Is Methane a BP Whistleblower?

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How much oil is leaking from the wreck of the Deepwater Horizon? Five thousand barrels a day? Or a whole lot more? And how would we ever know?

Well, David Valentine of the UC Santa Barbara writes in a Nature op-ed that were we to measure methane in the waters around the spill we’d know. That’s because some 40 percent of what’s leaking is likely to be methane—most of it dissolved in the water.

Valentine calculates that if 5,000 barrels a day were leaking  then some 7,500 tons of methane would have entered the Gulf in 27 days, driving methane concentrations to three times normal levels in a 2,000-square-mile, one-kilometer-deep stretch of the Gulf. He recommends that US research vessels start taking these measurements as an accurate means to assess the spill.

BTW, I posted a blog a day or two ago about Valentine’s work with dispersants and microbes, and all the bad potentials when the two meet.

H/T Roberta Kwok at Journal Watch Online.

The op-ed: Valentine, D. 2010. Measure methane to quantify the oil spill. Nature 465(7297), 421. DOI: 10.1038/465421a.

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WHO DOESN’T LOVE A POSITIVE STORY—OR TWO?

“Great journalism really does make a difference in this world: it can even save kids.”

That’s what a civil rights lawyer wrote to Julia Lurie, the day after her major investigation into a psychiatric hospital chain that uses foster children as “cash cows” published, letting her know he was using her findings that same day in a hearing to keep a child out of one of the facilities we investigated.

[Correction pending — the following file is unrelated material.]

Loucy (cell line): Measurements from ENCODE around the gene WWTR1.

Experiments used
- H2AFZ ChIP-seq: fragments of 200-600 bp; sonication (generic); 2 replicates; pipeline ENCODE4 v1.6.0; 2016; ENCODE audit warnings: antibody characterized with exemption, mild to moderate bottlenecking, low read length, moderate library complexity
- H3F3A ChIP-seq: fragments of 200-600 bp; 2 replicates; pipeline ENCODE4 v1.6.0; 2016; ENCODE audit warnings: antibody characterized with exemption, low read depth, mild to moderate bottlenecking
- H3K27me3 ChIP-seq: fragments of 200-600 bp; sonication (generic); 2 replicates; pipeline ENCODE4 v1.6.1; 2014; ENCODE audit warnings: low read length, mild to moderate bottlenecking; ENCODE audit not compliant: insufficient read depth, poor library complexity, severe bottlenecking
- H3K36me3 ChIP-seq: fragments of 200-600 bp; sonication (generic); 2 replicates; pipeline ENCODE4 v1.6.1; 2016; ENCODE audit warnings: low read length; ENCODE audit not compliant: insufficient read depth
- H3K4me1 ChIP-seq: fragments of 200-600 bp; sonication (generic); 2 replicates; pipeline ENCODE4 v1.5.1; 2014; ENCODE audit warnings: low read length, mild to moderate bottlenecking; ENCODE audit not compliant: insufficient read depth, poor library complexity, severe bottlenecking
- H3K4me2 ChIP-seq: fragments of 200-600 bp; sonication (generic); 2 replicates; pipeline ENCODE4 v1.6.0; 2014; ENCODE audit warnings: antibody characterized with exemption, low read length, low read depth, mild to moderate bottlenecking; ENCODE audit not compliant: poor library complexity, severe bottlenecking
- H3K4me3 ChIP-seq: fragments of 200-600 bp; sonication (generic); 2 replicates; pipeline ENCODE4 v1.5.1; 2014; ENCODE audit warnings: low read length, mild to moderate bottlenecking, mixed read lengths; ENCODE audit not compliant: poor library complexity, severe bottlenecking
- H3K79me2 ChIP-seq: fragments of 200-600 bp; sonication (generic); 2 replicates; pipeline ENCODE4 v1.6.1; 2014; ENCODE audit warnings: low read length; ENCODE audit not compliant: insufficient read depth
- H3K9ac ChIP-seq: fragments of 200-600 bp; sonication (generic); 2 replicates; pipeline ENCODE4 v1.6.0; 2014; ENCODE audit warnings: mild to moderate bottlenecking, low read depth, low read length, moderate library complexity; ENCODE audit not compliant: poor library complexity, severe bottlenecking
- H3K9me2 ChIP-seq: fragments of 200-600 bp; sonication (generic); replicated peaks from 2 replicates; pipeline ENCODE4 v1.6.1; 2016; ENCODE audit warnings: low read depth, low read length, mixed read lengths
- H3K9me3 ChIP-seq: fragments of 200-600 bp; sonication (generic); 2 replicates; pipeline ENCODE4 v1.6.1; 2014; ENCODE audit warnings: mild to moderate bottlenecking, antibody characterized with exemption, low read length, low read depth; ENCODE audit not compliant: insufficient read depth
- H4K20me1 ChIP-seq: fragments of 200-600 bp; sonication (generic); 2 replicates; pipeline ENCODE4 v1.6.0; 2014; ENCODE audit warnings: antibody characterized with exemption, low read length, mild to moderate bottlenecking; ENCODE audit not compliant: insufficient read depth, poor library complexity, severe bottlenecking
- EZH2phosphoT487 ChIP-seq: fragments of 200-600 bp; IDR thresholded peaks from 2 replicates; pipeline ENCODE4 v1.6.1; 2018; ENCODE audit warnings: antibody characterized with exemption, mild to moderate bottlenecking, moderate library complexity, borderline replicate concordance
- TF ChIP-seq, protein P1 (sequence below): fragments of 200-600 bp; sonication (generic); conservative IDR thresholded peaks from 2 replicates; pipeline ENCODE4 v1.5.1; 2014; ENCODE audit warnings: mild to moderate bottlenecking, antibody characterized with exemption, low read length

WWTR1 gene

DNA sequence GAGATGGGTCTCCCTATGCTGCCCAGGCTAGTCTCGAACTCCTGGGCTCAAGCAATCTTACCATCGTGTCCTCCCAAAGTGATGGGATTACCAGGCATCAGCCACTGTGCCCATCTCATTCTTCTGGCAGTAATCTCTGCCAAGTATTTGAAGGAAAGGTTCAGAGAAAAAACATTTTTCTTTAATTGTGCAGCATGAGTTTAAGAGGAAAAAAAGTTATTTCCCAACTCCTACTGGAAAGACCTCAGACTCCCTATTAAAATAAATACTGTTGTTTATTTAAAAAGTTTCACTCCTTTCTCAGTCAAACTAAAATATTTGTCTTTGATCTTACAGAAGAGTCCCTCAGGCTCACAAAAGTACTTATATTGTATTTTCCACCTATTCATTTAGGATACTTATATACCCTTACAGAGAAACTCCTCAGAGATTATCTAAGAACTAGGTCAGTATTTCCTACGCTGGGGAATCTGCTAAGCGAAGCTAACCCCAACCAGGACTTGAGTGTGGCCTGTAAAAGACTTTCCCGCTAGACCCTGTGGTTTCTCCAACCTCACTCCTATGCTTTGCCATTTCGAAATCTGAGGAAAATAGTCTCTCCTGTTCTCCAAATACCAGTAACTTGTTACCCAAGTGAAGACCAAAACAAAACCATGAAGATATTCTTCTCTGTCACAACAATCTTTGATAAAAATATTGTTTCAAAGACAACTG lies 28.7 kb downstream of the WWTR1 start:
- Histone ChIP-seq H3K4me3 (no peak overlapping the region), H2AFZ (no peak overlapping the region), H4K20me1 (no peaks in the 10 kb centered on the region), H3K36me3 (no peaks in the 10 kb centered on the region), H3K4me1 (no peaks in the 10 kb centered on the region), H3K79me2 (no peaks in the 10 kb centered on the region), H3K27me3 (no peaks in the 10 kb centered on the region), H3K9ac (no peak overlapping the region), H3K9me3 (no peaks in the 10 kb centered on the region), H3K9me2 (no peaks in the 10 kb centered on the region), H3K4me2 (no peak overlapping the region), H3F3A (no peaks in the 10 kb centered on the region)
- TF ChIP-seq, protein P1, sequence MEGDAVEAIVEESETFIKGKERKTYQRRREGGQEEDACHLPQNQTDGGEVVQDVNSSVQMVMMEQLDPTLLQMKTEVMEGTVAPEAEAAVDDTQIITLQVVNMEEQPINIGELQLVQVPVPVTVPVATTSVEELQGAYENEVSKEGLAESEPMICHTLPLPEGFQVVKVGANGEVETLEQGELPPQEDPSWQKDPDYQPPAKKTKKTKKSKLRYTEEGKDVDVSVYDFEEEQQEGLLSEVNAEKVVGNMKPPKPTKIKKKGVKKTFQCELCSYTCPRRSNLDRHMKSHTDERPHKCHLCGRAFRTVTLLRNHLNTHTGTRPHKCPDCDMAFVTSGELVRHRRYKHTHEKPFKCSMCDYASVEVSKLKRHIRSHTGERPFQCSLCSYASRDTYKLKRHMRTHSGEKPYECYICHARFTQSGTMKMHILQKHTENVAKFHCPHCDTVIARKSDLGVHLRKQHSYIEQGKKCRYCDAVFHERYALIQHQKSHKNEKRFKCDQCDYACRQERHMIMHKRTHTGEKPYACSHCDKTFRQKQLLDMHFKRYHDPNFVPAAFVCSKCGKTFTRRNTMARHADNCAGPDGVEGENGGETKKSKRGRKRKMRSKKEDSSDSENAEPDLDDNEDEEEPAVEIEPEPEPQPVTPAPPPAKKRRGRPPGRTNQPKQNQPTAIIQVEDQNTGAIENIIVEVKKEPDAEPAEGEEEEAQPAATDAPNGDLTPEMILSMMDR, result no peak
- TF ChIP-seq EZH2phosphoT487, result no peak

That’s awesome. As is the fact that Julia, who spent a full year reporting this challenging story, promptly heard from a Senate committee that will use her work in their own investigation of Universal Health Services. There’s no doubt her revelations will continue to have a big impact in the months and years to come.

Like another story about Mother Jones’ real-world impact.

This one, a multiyear investigation, published in 2021, exposed conditions in sugar work camps in the Dominican Republic owned by Central Romana—the conglomerate behind brands like C&H and Domino, whose product ends up in our Hershey bars and other sweets. A year ago, the Biden administration banned sugar imports from Central Romana. And just recently, we learned of a previously undisclosed investigation from the Department of Homeland Security, looking into working conditions at Central Romana. How big of a deal is this?

“This could be the first time a corporation would be held criminally liable for forced labor in their own supply chains,” according to a retired special agent we talked to.

Wow.

And it is only because Mother Jones is funded primarily by donations from readers that we can mount ambitious, yearlong—or more—investigations like these two stories that are making waves.

About that: It’s unfathomably hard in the news business right now, and we came up about $28,000 short during our recent fall fundraising campaign. We simply have to make that up soon to avoid falling further behind than can be made up for, or needing to somehow trim $1 million from our budget, like happened last year.

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